No one is immune.
But for the sake of the coaching profession, and maybe for faith that there are real and genuine coaches in the sport, Tom Izzo needs to stay scandal-free.
I've covered the sport since I was in college in the late '80s and there has never been someone who has achieved so much success that defines true character than Izzo. He is deserving of the praise that was flooding Twitter on Thursday.
Izzo got his 400th career victory at Michigan State on Wednesday with a win over Minnesota.
Izzo hasn't changed one bit since he was an assistant under Jud Heathcote.
This is who he is:
• A grinder.
Mike Carter/US PresswireMichigan State coach Tom Izzo got his 400th victory Wednesday night.
Izzo is an icon at Michigan State, but there are no walls between him and the masses. He is one of the people, always has been, always will be at Michigan State.
And he's not afraid to call out his own. He took offense, as he should, to one of his Izzone fans calling for Purdue's Robbie Hummel to suffer a third ACL tear. He is protective of his team but will not tolerate any poor behavior, regardless of it wearing green and white.
He doesn't hide from giving the sport challenging games by playing anybody, anytime.
When the Champions Classic field with Kansas, Duke, Kentucky and Michigan State was put together, which school do you think didn't hesitate or need to hear the matchups or the sites? Michigan State.
Just think for a moment that the Spartans are easily in this group when it comes to putting together an elite event. The traction after the 1979 national title didn't exist. The Spartans weren't a dominant program through the '80s or early to mid '90s. Izzo changed that beginning in 1999. And while Ohio State has the resources and usually the more recognizable recruits, the Spartans are the team of record in this new century in the Big Ten.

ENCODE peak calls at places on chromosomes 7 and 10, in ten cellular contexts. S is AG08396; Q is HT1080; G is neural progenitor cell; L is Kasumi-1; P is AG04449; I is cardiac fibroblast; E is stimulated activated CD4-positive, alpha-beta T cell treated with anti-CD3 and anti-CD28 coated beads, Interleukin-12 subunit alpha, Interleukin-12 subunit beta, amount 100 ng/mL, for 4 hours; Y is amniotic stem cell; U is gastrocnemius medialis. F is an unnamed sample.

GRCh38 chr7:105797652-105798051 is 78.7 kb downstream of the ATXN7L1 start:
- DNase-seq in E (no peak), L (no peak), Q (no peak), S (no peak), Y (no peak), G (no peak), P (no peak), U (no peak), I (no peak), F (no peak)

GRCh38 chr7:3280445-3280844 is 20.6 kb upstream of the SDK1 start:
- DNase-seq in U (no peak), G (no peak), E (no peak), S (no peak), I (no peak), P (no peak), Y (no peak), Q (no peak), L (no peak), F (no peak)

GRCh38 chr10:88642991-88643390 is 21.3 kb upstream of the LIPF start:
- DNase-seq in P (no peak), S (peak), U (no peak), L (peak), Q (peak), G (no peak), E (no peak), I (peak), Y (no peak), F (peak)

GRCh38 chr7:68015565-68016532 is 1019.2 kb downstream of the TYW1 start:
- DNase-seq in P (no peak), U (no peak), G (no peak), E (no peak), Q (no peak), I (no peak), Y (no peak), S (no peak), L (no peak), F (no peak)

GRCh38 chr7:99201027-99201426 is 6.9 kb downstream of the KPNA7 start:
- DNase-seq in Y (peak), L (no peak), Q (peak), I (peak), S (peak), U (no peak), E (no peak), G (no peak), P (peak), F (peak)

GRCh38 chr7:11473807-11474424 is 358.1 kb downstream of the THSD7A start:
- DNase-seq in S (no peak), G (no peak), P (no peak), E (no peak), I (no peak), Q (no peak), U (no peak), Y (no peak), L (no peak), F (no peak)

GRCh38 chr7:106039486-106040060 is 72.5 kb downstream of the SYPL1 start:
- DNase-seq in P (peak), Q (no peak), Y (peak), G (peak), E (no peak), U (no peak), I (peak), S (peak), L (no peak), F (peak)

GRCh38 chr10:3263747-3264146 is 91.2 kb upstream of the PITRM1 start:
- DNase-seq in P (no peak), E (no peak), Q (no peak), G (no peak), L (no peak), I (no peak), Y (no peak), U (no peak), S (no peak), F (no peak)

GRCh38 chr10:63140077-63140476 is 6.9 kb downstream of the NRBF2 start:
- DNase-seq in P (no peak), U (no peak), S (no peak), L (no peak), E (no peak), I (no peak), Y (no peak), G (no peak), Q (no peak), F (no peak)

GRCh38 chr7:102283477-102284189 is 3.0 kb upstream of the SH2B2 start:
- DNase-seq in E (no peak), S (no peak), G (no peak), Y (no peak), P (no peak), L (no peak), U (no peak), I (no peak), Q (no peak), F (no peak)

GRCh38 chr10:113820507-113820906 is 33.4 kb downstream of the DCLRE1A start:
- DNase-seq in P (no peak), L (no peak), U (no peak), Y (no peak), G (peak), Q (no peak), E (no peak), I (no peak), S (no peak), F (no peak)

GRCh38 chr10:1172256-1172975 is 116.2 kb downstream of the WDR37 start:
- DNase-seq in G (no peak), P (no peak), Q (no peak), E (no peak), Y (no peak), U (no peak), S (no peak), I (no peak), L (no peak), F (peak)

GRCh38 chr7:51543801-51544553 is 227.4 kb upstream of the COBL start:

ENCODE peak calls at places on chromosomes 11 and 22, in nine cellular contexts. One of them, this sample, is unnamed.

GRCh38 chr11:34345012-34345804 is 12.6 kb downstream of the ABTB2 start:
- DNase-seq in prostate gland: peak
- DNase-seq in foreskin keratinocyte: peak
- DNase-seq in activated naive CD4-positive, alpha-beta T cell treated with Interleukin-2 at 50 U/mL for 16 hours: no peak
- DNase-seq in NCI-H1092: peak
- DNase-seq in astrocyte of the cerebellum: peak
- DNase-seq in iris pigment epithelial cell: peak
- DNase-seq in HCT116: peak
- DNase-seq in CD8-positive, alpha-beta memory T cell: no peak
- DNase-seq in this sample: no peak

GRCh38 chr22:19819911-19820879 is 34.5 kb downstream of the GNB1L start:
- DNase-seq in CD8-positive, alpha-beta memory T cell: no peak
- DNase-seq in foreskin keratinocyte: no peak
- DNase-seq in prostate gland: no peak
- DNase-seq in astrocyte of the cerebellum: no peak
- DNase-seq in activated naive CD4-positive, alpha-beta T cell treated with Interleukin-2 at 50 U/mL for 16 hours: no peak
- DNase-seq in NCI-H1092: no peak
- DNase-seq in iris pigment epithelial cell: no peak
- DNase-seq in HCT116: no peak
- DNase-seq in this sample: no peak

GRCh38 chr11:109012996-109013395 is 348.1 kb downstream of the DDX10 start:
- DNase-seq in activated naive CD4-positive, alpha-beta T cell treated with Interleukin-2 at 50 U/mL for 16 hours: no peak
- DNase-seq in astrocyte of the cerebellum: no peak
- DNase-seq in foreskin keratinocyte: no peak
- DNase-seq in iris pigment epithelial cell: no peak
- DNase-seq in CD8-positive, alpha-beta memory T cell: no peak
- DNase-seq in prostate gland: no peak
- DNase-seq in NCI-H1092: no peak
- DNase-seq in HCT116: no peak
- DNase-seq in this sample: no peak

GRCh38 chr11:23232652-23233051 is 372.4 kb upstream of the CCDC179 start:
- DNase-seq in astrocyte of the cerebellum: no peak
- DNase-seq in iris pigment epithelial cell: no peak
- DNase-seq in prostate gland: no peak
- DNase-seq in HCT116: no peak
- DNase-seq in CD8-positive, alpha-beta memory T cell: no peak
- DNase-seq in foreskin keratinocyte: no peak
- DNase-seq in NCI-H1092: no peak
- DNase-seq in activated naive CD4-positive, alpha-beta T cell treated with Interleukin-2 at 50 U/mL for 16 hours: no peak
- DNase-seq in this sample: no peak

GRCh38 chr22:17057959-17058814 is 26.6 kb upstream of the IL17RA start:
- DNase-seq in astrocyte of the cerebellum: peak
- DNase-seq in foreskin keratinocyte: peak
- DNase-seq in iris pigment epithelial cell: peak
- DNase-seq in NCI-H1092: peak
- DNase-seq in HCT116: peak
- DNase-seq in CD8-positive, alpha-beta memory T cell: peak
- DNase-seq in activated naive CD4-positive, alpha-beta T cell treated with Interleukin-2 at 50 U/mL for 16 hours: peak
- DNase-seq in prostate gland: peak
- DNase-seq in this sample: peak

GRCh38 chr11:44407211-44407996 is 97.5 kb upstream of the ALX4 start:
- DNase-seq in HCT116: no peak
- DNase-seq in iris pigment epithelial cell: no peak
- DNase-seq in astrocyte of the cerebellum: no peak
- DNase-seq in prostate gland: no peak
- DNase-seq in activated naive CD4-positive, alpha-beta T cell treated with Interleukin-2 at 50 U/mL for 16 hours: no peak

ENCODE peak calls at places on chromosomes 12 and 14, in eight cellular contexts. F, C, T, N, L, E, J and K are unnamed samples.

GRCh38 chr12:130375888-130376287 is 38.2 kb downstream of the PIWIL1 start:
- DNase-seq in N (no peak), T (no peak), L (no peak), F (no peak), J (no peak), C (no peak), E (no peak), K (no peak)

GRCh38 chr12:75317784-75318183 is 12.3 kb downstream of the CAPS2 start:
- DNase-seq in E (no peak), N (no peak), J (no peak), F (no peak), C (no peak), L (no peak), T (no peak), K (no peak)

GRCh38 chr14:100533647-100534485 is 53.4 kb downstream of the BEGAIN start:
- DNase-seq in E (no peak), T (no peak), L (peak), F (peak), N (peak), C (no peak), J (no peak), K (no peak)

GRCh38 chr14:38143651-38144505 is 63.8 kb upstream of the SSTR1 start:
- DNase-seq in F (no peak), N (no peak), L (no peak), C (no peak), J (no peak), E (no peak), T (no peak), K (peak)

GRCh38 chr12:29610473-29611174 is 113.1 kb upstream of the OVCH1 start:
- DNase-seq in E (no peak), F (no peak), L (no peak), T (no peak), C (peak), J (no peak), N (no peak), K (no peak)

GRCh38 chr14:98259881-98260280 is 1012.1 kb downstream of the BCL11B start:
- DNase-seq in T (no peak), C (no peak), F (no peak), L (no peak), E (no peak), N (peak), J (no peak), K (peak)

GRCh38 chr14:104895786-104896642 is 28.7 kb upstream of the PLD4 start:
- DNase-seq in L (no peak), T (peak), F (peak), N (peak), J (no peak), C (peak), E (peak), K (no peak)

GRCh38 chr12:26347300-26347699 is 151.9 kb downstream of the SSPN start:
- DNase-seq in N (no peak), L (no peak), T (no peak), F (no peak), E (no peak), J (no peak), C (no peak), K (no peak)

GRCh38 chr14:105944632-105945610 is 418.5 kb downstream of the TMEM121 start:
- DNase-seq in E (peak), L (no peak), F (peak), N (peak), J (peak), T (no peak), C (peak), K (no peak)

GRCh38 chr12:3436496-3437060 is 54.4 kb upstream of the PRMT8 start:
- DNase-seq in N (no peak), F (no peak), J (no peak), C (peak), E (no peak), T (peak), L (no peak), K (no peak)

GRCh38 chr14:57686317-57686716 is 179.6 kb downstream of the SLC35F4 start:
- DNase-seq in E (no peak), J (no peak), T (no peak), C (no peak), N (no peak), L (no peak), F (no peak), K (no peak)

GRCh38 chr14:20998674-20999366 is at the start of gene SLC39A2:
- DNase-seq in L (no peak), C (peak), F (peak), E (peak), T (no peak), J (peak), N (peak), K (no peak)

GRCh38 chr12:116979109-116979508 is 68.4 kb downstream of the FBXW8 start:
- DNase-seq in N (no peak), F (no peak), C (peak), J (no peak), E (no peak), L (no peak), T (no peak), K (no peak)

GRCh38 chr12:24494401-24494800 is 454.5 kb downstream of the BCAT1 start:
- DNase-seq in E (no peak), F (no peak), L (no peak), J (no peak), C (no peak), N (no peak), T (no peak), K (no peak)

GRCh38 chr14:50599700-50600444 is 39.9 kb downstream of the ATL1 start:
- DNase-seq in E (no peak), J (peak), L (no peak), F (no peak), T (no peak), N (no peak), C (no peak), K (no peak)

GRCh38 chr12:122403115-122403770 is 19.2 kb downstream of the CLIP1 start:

And there is no indication that it will end. Does anyone really believe that an Izzo-coached team is out of contention for a bid, or a March run? The Spartans aren't always the favorites, and Izzo's teams have had plenty of flaws, but he always gets his players up for any challenge.
Striking a balance as a father and a husband is a constant chore for any coach. We can't pretend to know how he is at home, but from what I have seen in short snippets he does his best to create the balance.
Izzo is intense but not to the point that it leads to a lonely life where the job is all that he cares about. There are plenty of failed husbands and absentee fathers in the coaching ranks. Izzo isn't one of them.
He is also an incredibly loyal friend to his former assistant coaches, to the rest of the athletic department and to his boss, athletic director Mark Hollis.
Seeing Izzo on the deck of the USS Carl Vinson in San Diego in November, you could tell how he genuinely was in awe of the moment and of the sailors on deck. He wasn't going to make this about him, or his program. He was honored to be asked. It didn't matter who talked to him while walking on the deck. Izzo stopped for photos, shook hands and talked to anyone who approached.
Izzo knew that going to Cleveland to coach the LeBron-less Cavs wasn't for him. He would have had a pay increase, but the life he would have led would have been flawed. Rarely has there been a coach in this era who is a throwback to what a college coach should be on a campus. He is entrenched at the school, a true representative of the university and willing to give back to a school that gave him an opportunity.
Izzo's milestone victory led to Internet plaudits Thursday. But they could come any day.
You can have battles with Izzo over stories and questions. He wouldn't be real without the fire and testiness at times. But that's Izzo being Izzo, someone who hasn't let success define or change him. And that's what all coaches should strive to achieve: be yourself, regardless of success.